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Stayin' alive across foodservice channels

As a teenager in the 1980s, I hated disco. Hated it with the heat of a thousand suns. I’m pretty sure I even owned a “Rather Dead Than Disco” T-shirt.

Well, at least I claimed to hate it. You see, I was a rock ‘n’ roll fan (I don’t think we called it “classic rock” yet), and if you liked Led Zeppelin and The Who, you were honor-bound to loathe the Bee Gees and Donna Summer. Tight lines were drawn between musical genres, and you crossed those lines at your own peril. 

And yet, somehow, I know most of the words to “Stayin’ Alive.” And there is plentiful wedding video footage of me getting down to “Last Dance.” At the end of the day, music is music, and a good melody can hook you, whatever genre the artist has been tagged with. (If my 14 year-old self knew I was ever going to write this paragraph, he’d borrow Doc Brown’s DeLorean time machine, zip to the future, and bop me on the head with Lynyrd Skynyrd’s “One More from the Road” double LP.)

So, too, with restaurants. We’ve spent a lot of time the past 10 years debating the definitions of different restaurant categories. What qualities make a restaurant fast casual? What’s the difference between casual dining and family dining—or is it midscale? Is polished casual a thing? Can you call a place fine dining if you’re allowed to dine in (fashionably) ripped jeans? And what the heck is a ghost restaurant?

As hard as we’ve tried to put restaurants into categories, you restaurateurs keep defying definition. 

From Angus steak with Gouda at Arby’s to burgers and fries at the Four Seasons, menu creep has been going on for years. When Chevy Chase said, “I’m so hungry I could eat a sandwich from a gas station,” in “Vacation” back in 1983, it was funny. Now, a made-to-order Turkey Veggie Hoagie from a Wawa convenience store is as good as anything you can get at your local deli.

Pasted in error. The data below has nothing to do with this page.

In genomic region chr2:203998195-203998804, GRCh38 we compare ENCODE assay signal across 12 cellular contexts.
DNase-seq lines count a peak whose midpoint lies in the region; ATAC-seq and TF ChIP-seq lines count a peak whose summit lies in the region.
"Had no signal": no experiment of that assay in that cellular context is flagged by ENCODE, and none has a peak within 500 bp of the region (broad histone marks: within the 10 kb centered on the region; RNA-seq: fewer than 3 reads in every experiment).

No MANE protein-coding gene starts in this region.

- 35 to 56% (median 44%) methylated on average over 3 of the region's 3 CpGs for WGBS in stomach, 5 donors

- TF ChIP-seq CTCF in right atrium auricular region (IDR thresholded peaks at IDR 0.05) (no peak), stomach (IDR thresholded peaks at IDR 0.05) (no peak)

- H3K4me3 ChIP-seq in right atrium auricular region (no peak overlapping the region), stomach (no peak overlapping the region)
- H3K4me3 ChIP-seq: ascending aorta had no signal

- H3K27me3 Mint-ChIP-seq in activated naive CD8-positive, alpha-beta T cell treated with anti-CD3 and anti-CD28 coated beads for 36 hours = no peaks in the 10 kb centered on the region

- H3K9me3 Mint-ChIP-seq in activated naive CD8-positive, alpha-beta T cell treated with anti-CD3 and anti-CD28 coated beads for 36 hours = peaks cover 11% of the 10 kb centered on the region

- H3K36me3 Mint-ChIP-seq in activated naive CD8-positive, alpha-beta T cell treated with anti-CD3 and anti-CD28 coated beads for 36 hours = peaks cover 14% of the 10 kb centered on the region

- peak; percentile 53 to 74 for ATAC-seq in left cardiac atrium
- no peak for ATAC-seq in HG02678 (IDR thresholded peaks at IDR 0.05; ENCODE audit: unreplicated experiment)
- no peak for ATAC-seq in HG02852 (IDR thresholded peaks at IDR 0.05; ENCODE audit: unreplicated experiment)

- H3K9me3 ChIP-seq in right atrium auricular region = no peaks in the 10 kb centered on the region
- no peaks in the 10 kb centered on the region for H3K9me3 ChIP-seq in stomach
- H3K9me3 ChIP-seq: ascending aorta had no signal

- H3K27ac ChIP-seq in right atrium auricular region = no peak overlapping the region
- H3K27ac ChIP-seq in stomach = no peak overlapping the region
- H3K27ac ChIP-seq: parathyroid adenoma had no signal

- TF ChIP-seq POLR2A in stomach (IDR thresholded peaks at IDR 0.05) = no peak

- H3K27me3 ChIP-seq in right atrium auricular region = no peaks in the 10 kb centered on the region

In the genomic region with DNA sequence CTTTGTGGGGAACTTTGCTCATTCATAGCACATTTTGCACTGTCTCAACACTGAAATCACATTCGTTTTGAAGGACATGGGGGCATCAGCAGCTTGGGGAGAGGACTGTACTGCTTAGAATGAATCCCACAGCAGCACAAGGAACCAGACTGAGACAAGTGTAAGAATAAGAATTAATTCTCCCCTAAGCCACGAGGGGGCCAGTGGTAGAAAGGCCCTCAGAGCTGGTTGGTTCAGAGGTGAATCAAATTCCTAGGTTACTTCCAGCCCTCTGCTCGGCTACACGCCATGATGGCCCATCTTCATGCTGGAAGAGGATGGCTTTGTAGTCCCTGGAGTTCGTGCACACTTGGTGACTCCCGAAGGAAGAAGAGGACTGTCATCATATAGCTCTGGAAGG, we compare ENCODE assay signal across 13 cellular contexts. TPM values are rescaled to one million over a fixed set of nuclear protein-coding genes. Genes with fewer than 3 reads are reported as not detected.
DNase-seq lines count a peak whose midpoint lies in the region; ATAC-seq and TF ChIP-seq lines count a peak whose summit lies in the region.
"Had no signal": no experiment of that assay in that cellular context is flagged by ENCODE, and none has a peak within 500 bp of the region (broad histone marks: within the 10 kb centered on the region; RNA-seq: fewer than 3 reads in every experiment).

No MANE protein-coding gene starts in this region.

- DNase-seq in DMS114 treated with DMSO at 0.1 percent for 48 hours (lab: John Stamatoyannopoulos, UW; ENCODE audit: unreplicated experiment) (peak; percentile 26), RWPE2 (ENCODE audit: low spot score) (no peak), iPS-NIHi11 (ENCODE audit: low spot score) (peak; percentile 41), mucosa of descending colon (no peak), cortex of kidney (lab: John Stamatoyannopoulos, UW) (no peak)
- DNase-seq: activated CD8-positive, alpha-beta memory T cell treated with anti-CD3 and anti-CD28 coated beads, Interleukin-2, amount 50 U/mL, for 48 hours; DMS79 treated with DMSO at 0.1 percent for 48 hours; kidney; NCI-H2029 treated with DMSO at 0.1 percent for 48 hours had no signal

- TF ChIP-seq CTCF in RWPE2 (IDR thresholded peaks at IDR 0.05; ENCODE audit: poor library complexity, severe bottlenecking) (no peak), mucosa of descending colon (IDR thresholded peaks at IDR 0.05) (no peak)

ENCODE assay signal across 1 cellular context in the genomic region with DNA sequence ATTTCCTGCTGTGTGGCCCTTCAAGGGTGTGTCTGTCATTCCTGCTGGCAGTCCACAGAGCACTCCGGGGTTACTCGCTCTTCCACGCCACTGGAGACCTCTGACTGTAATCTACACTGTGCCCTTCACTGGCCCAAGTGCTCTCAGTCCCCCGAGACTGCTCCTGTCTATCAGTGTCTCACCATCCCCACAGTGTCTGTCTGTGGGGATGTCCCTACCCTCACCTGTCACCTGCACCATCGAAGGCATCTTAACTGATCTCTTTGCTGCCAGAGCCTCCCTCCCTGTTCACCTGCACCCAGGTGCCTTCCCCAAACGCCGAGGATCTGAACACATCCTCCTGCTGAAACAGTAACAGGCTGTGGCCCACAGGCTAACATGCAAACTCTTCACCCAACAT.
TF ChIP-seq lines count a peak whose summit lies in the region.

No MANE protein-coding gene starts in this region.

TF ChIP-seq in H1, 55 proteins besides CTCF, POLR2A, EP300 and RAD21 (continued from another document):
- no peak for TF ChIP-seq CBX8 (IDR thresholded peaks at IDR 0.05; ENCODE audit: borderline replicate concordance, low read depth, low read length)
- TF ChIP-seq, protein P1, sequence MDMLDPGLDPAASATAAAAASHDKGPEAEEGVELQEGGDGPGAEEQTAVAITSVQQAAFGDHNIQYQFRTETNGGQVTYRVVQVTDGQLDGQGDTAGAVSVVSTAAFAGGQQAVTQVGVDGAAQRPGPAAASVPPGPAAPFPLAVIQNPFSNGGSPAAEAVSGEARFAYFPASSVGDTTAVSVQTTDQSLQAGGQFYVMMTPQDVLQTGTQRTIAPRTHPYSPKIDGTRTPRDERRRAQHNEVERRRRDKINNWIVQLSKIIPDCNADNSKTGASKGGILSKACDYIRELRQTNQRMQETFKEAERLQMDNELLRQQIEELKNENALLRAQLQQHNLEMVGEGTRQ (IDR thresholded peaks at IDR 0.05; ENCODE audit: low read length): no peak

Perhaps more importantly, restaurant concepts of different stripes learn from each other. The traditional menu life cycle—from ethnic indie to fine dining to casual dining to QSR, the journey that took hummus from Mediterranean restaurants to a full selection at your local CVS—is old news. Now, food types, service styles and more jump genres all the time. David Chang aspires to Taco Bell’s tech game. Subway was offering Sriracha before most of us knew how to pronounce it. 

So, beginning with this issue, we’re expanding the circulation of Restaurant Business magazine to 100,000. Our readers run everything from one-unit independents to global mega-chains, and everything between. Top content appeals to all of you, and as a result, our readership keeps expanding. Even though we’re going to keep trying to put you in boxes—calling you casual dining and fine dining or whatever—you’re going to keep busting out of those boxes. 

And at the end of the day, you’re all trying to do the same thing. Bring guests to your restaurant and give them a wonderful experience, so they come back again. And again. (And again.) 

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